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Stunned devs left scrambling for livelihoods in wake of yesterday's layoff bloodbath: 'In the end the contributions didn't matter'

 Blizzard survival game.
Blizzard survival game.

The entire game industry is still reeling from yesterday's bombshell announcement that Microsoft—hot on the heels of its $69 billion acquisition of Activision—would be laying off 1,900 employees across Activision-Blizzard and Xbox. Inevitably, Twitter is awash with reactions highlighting the human cost, both from dazed devs waking up in a world in which they no longer have jobs, and from others wondering what this all means for the months and years ahead.

The posts by former Blizzard devs are too many to count. "After years of applying," wrote former QA learning specialist Cole McElwain in a much-retweeted post, "I finally secure a job at Blizzard. I move to California and am welcomed with an incredible team. I couldn't be more excited to start…

"Four months into the job, I'm laid off. What the hell, Microsoft?"

Other devs have been left in even more precarious situations. Chiro Fujita, former senior character artist working on Blizzard's now-cancelled survival game, wrote that "Blizzard was my dream company, but sadly today I got laid off with other incredibly talented people," adding that he needed "time to process" events, but had "no time because I'm on work visa."

Bafflingly, the devs who learnt they were laid-off relatively early are the lucky ones. Per a tweet from Bloomberg's Jason Schreier, some devs found themselves reaching out to him, an unaffiliated reporter, to find out if they had kept their jobs or not amidst the chaos.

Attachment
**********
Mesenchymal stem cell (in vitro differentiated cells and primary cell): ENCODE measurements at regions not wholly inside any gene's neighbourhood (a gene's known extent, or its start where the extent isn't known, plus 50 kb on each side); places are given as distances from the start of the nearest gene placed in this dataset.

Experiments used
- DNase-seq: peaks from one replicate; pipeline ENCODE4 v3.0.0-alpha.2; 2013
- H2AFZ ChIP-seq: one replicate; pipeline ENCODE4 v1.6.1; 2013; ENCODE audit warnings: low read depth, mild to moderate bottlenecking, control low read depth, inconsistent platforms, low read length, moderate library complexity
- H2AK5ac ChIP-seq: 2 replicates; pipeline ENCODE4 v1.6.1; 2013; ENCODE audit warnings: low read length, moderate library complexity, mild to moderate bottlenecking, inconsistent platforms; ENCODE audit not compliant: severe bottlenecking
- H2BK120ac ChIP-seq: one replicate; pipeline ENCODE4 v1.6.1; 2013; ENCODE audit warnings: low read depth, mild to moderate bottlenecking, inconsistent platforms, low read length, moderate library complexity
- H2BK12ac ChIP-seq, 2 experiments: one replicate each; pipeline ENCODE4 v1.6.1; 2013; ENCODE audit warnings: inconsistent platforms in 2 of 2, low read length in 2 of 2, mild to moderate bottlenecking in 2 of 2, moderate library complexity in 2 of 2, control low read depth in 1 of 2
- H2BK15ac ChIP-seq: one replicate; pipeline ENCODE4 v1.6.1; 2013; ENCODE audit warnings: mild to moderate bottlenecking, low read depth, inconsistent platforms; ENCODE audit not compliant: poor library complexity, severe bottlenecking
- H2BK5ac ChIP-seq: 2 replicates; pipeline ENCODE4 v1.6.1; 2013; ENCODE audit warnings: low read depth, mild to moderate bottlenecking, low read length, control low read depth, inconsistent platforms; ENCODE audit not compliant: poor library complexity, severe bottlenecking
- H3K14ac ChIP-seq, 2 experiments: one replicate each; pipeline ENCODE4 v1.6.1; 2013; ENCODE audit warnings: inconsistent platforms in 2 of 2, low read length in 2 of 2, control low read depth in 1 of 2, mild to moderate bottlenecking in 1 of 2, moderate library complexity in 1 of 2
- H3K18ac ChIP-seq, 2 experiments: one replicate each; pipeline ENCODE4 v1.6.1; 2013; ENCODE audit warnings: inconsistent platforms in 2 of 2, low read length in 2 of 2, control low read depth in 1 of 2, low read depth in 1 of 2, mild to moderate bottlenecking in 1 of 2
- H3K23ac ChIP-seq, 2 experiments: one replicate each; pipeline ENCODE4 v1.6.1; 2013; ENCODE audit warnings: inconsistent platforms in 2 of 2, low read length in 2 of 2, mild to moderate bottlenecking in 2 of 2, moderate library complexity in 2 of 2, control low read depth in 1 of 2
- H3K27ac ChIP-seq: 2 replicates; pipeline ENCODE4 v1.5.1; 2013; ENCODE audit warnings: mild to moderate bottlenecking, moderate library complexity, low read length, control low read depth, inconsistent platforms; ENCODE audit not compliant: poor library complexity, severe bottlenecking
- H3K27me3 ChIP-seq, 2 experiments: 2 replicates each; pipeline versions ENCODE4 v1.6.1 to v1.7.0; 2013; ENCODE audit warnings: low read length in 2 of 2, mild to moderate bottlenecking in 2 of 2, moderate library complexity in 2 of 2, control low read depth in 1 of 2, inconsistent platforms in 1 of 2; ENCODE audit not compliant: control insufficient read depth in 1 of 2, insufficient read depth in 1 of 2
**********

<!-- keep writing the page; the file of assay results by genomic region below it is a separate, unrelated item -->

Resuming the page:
Even more devs have reflected on the sheer years of experience that have gone to waste as the layoffs cut people loose. Olivia Burk, who works at Obsidian and was not part of the Blizzard layoffs but worked at the company previously, wrote that "the projects I gave four years of my life to while working at Blizzard were cancelled, with essentially the whole team getting laid off…

"The industry really sucks sometimes. I know more people that lost jobs today than kept them."

Another laid-off dev, former principle sound designer Chris Kowalski, wrote "It was a good run. 12 years at Blizzard and just like that. Deactivated… Countless tools and audio systems. In the end the contributions didn't matter. At least I had fun and learned a ton."

Some devs were led to wonder what the games industry is even going to look like as time wears on and even more layoffs sink their teeth in. Inxile director of communications Micah Whipple wrote that he started his career in Blizzard tech support, "an entry level job helping people get D2 and StarCraft running on their PCs. That path no longer exists. Maybe… anywhere?"

The sheer brutality and nonsensical nature of the layoffs was hammered home yesterday by the concurrent headlines announcing that Microsoft—which vies with Apple for first place as most valuable company on Earth—had briefly become the second company in human history to cross a $3 trillion market cap.

The notion that a company of this staggering scale had no alternative but to cut 1,900 people free of their livelihoods was more than a little hard to swallow, and the absurdity was highlighted in a tweet from former Blizzard senior designer Jorge Murillo, who shared his last message sent in the company Slack: "Look, I'm just happy we were able to provide some value to the shareholders."